The results were inconclusive. “Some are extroverts, some are introverts; some are very intellectual, some not.”
More revealing was an impromptu experiment that Henderson devised himself, involving his girlfriend’s two sons, one of whom plays drums, the other keyboards. Henderson invited the class to ask them questions about anything other than music, and then guess which one was the drummer. Ninety per cent were able to identify the drummer based solely on the way he talked and his body language.
“Intuitively they just picked up something and saw somebody who ‘looked like a drummer’. It was pretty uncanny. What I see in the kid who’s the drummer, and in most drummers, is that they’re individualistic,” Henderson goes on.
“They pride themselves on being more of a maverick than a follower. They have a way of posturing that gives them a look of being a little remote, a little checked out of reality, and also a nervousness that causes them to fiddle a lot. They need to pound on something.”
An interesting experiment conducted by the neuroscientist David Eagleman in 2010 on time perception in drummers, and reported in The New Yorker, vividly illustrates this. For the experiment, the musician Brian Eno, a friend of Eagleman, gathered a group of drummers in his London home, where Eagleman took EEG readings to measure brain activity while the drummers took a series of tests to measure their timing.
Eagleman compared the results to a non-drumming control group. When asked to keep a steady beat, the controls wavered by an average of 35 milliseconds; the best drummer was off by less than 10. Drummers, Eagleman concluded, really do have different brains from the rest of us.
Eno tells a story about working in the studio with the U2 drummer Larry Mullen, when Mullen was playing drums over a recording of the band and a click-track – a computer-generated beat meant to keep all the over-dubbed parts in synch. Mullen protested that the clicktrack was slightly off, and that he couldn’t play to it. After some discussion, and to humour Mullen, Eno adjusted the click to his satisfaction.
It was only later that Eno checked the original track again and realised Mullen was right: the click was off by six milliseconds.
“Establishing the beat is a drug for drummers,” Brad Henderson says. “And just like any other addict there is a restless, irritable discontent until they find their drug. If I could just sit around and play drums all the time I would, because the rest of life just doesn’t feel as good to me. And I think that’s true of most drummers. So when they get out in reality and try to deal with people, they fumble, or they do things to get attention that aren’t appropriate.”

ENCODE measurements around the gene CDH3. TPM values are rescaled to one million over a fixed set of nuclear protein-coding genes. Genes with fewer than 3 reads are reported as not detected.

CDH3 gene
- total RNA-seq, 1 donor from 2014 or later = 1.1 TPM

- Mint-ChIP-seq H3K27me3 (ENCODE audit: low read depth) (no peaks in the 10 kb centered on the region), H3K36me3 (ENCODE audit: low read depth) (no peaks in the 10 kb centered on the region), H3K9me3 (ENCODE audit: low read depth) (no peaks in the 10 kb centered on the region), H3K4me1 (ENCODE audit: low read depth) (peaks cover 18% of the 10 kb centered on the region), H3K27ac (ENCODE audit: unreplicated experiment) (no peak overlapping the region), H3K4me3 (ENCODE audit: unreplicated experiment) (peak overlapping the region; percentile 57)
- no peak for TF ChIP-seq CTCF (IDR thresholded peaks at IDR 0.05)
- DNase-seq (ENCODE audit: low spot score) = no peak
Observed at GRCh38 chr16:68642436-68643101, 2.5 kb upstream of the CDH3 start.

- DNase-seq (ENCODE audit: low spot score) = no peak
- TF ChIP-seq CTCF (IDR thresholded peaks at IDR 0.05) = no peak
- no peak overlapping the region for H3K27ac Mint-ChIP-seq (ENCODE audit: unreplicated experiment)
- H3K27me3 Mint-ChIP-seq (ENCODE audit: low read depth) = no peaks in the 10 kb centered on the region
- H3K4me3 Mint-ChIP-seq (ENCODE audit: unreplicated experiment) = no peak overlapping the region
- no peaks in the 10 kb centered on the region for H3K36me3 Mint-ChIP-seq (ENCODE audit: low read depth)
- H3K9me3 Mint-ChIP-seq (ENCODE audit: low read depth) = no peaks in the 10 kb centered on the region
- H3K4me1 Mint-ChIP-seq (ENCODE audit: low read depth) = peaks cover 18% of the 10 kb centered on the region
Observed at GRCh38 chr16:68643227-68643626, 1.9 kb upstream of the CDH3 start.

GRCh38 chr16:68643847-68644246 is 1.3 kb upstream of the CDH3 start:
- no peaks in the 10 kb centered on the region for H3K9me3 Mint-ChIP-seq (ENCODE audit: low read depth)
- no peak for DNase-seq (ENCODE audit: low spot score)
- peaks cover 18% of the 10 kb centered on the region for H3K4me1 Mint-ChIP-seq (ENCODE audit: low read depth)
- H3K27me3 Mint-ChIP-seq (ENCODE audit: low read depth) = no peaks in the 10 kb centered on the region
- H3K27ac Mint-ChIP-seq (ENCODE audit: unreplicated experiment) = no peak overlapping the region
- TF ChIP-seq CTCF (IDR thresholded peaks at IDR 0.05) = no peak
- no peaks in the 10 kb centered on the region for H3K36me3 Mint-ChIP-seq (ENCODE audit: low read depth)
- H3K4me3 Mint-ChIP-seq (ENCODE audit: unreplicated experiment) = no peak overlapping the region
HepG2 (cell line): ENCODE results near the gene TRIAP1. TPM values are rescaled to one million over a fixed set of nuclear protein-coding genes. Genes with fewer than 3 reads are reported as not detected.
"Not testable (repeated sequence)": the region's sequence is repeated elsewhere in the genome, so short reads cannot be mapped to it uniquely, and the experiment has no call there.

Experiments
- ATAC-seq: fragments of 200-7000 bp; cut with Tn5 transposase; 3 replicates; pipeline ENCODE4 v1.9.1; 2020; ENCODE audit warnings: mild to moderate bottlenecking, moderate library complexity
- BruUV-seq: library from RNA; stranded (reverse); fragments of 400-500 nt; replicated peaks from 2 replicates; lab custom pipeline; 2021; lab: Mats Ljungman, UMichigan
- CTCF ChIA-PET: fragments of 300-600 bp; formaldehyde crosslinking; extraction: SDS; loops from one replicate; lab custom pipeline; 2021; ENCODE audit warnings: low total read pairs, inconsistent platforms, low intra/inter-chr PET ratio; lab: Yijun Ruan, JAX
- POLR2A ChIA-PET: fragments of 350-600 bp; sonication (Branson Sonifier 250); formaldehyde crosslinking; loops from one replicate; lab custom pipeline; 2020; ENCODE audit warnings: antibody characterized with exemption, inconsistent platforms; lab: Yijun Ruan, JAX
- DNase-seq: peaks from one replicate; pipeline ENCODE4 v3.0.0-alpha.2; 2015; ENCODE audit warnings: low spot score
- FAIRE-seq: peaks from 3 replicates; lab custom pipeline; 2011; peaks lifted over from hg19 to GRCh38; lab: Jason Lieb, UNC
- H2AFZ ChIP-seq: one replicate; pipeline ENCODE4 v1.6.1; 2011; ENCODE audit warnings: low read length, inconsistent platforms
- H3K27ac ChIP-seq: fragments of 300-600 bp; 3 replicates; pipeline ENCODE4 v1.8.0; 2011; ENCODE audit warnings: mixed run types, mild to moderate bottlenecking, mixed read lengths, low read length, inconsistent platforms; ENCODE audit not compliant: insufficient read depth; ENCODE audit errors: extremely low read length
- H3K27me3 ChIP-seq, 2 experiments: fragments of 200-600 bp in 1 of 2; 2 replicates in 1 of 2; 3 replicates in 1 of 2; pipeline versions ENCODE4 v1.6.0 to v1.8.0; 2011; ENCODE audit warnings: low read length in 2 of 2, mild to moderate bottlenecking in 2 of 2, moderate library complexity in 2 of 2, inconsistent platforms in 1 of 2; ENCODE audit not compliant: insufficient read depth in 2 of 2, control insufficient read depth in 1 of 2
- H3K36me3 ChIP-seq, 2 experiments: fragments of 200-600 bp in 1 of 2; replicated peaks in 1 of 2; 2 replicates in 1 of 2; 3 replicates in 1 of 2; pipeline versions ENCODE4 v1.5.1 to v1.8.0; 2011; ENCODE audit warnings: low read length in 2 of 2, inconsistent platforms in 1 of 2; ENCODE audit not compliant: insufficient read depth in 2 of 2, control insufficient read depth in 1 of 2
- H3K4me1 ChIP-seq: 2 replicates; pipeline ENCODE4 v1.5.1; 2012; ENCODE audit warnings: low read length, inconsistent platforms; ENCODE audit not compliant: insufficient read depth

Keith Moon, he adds, “would be the extreme example”.
Dave Mattacks, the erstwhile drummer for Fairport Convention, has two favourite jokes about drummers. “One is ‘So many drummers, so little time’, because there are so many drummers who can’t hold a groove to save their lives. The other one is, ‘What’s the difference between a drummer and a drum-machine? With a drum-machine you only have to punch the information in once.'”
Mattacks’s first job was playing in a dance band on the television programme Come Dancing; since then, he has played on records by Joan Armatrading, Brian Eno, Paul McCartney and scores of others, including Fairport Convention. He now lives in the US, where he works as a studio musician and occasionally teaches at the Berklee College of Music.
He balks at the description “drummer”.
“I’ve always thought of myself as a musician whose first instrument is the drums.” He also plays bass and piano – the first instrument he learnt to play. He took up drums at age 13. “I made the mistake of thinking it was easier…”
Mattacks says the cliché of the drummer as the “tattooed f—wit at the back, with the social skills of a collapsing greenhouse”, is well wide of the mark. “There are always going to be the Keith Moons and Tommy Lees of this world, but the kind of people I hang out with, not too many are like that.”
Technically speaking, Mattacks says, the advances in drumming over the past 50 years have been astonishing.
“The key people that have taken it to the next level, going from Elvin Jones through to Paul Motian – all these unbelievably great players – have left an enormous legacy,” he says. “The combination of technical skills and reading-skills required nowadays if you have serious aspirations to be a drummer is quite breathtaking.”
Here, of course, lies a key difference between rock and jazz drumming: the ability to read music. The young drummer in Whiplash is seen grappling with musical scores that, to the uninitiated, look harder than Chinese algebra. In most rock music, as Mattacks acknowledges, “it’s more a case of ‘it goes like this…’ ”
Mattacks laments what he describes as the “increasingly sports-like” tendency creeping into the craft. “There’s a whole generation of youngsters who think you have to play as fast and loud as possible, at incredible speeds, and in incredibly complicated patterns. It’s grandstanding at the expense of subordinating what you do to the greater good of the music. It’s crazy.”
The drummers that he most admires know when to play “really, really slow, and really, really quiet”. And they don’t show off. Mattacks himself says he has never played a drum solo in his life but cites Ringo Starr’s solo on The End, from the Abbey Road album, as the summit of the form. It lasts for just 16 seconds.
“Sheer perfection,” Mattacks says.
Thanks to Mick Brown of The Telegraph Newspaper for this article